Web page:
Morocco king allocates $300 million in drought relief for farmers

Morocco king allocates $300 million in drought relief for farmers
The money from a fund established by former monarch Hassan II will supply farmers with wheat and livestock feed, and develop irrigation systems.
2 min read
17 February, 2022
Morocco is suffering an exceptionally dry year [Getty]

Morocco's King Mohammed VI on Wednesday ordered the allocation of 3 billion dirhams ($320 million) to support the agricultural sector as a severe drought grips the country.

The monarch met Wednesday with Prime Minister Aziz Akhannouch and agriculture minister Mohamed Sadiki at Bouznika Palace to discuss the drought's impact, according to a palace statement on the meeting.

During the meeting, the government laid out a new, 10 billion dirham ($1.07 billion) programme to ease the struggles of Morocco's agricultural sector, including supplying farmers with wheat and livestock feed and investing in irrigation systems.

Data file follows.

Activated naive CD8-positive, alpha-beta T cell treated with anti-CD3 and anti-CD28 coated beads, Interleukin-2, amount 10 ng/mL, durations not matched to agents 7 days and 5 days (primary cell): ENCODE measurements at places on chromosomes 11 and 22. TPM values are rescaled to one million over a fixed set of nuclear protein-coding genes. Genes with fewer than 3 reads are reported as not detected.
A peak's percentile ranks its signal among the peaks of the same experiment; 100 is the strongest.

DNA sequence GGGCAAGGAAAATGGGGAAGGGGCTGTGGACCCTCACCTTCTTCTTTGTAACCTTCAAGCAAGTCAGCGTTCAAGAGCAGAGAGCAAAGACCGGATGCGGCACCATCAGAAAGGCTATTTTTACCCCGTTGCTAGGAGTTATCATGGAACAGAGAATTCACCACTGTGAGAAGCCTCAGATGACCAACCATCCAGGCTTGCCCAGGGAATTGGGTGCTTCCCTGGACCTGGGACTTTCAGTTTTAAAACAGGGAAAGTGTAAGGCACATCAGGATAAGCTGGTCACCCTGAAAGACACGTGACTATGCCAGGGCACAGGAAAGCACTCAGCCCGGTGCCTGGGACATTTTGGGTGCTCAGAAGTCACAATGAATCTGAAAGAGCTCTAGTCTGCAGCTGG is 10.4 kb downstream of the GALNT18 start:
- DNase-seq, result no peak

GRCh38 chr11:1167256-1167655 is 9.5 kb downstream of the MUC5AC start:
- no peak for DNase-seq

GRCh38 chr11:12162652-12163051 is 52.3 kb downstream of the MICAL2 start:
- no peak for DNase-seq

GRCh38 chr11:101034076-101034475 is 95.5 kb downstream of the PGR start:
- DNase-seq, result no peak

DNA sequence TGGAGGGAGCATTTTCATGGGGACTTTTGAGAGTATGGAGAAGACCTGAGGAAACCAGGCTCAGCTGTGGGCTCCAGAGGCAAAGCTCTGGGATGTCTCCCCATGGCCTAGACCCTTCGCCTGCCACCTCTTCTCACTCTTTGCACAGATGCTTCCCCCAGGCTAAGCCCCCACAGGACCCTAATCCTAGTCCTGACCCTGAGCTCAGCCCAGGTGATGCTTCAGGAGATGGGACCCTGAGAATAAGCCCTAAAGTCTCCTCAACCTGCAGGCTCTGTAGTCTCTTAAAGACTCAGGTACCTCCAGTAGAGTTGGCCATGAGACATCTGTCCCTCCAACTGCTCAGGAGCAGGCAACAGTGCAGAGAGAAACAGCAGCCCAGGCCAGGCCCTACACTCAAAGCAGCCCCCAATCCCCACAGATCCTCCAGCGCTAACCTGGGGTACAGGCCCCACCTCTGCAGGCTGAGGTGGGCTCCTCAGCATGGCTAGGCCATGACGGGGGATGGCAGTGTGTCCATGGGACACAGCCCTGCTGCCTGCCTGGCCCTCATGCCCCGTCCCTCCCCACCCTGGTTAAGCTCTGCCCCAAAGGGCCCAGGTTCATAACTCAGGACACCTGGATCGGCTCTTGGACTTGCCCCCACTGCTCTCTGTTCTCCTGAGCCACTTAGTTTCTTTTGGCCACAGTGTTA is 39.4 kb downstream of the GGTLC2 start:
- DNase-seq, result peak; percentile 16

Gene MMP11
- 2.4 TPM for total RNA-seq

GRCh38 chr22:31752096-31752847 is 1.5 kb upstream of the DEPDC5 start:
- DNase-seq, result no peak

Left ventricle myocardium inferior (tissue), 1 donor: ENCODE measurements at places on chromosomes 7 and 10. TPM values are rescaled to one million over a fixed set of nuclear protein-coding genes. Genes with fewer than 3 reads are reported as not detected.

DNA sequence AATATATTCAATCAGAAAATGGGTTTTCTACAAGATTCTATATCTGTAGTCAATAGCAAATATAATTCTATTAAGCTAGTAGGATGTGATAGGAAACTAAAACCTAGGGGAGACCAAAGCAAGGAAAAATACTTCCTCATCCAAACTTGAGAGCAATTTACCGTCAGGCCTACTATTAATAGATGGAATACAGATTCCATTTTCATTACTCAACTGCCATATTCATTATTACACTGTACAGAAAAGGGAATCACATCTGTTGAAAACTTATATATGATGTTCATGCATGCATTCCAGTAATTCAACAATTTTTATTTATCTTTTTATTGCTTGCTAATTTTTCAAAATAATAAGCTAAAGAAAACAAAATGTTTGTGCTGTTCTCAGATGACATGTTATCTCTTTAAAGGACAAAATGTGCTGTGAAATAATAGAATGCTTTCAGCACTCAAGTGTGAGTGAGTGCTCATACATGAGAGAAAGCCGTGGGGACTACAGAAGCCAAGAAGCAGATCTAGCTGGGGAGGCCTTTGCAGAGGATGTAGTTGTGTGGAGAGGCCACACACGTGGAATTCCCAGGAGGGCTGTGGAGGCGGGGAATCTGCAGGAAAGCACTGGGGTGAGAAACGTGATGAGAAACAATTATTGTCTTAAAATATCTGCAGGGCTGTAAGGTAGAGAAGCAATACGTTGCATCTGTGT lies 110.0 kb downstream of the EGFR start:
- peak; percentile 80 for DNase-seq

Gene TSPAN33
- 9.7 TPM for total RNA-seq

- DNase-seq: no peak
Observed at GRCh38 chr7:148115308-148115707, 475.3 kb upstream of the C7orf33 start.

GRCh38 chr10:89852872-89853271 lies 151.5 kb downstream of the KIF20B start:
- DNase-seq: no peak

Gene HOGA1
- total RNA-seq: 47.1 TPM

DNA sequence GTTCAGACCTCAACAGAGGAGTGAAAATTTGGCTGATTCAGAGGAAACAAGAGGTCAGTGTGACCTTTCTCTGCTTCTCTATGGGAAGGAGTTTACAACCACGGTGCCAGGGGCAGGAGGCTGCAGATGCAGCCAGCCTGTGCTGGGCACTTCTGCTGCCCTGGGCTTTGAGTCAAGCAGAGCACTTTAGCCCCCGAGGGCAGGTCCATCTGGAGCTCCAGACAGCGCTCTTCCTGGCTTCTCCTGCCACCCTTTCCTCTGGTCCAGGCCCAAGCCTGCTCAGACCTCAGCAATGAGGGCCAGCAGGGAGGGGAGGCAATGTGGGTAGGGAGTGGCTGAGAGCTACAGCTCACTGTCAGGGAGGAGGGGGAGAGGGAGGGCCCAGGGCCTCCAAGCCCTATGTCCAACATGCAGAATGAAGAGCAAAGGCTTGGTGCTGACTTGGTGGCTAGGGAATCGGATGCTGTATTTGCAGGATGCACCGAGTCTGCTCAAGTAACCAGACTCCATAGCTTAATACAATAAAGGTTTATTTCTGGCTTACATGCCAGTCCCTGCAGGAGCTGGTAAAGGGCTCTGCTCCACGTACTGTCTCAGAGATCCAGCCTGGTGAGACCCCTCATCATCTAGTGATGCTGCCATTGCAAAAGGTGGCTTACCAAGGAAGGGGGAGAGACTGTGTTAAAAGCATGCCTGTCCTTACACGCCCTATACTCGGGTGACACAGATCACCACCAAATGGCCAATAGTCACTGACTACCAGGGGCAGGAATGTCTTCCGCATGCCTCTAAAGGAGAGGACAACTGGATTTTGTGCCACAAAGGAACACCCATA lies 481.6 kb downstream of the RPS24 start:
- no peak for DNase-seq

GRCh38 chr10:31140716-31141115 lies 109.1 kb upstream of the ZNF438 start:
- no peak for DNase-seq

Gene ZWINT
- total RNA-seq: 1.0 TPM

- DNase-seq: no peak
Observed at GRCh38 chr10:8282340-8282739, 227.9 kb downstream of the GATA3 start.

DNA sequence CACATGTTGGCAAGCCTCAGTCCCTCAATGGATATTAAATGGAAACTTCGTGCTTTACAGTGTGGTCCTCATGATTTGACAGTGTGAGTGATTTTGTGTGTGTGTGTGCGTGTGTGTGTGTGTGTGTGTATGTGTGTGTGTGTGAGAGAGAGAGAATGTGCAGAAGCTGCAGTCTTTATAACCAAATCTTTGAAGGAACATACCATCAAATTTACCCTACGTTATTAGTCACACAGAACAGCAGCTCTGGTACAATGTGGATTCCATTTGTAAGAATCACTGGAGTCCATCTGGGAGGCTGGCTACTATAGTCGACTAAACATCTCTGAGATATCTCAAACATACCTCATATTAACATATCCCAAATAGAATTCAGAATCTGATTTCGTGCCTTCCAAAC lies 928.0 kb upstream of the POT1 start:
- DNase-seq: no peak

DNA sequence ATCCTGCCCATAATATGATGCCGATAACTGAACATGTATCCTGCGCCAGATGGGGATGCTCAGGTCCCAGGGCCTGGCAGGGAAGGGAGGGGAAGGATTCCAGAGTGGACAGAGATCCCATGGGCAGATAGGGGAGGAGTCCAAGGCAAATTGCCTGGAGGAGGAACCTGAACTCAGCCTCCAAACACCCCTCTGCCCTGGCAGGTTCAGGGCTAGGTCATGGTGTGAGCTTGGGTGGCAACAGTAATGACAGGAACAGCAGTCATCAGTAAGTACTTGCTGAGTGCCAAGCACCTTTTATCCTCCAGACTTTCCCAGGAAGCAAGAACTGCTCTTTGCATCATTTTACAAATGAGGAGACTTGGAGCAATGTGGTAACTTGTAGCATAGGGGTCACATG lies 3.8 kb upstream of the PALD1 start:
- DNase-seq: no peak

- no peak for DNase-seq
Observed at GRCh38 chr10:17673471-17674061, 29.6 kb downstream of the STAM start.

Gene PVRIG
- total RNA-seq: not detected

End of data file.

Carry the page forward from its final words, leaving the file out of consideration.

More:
King Mohammed ordered a public fund established by former monarch Hassan II to support infrastructure projects contribute MAD three billion ($320 million) to the programme.

Morocco has this year seen less than half of the rainfall it experiences on average, bringing the country's agricultural industry to its knees.

"As a result of climate change, the average rainfall decreased [in Morocco] over time leading to water scarcity and drought waves, especially in rural areas," ecology PhD student Yassine Oualili told The New Arab.

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Farmers are expecting huge losses, especially in autumn crops and the amount of pasture available for livestock.

“I may lose tens of thousands of dirhams if the climate situation remains this way. We are small farmers. We cannot afford irrigation systems,” Ahmed, a 60-year-old Moroccan farmer in the rural Zaeir region near the capital Rabat, told The New Arab.

While waiting for the government measures, Moroccans are looking for divine intervention, holding prayers for rain at mosques across the country.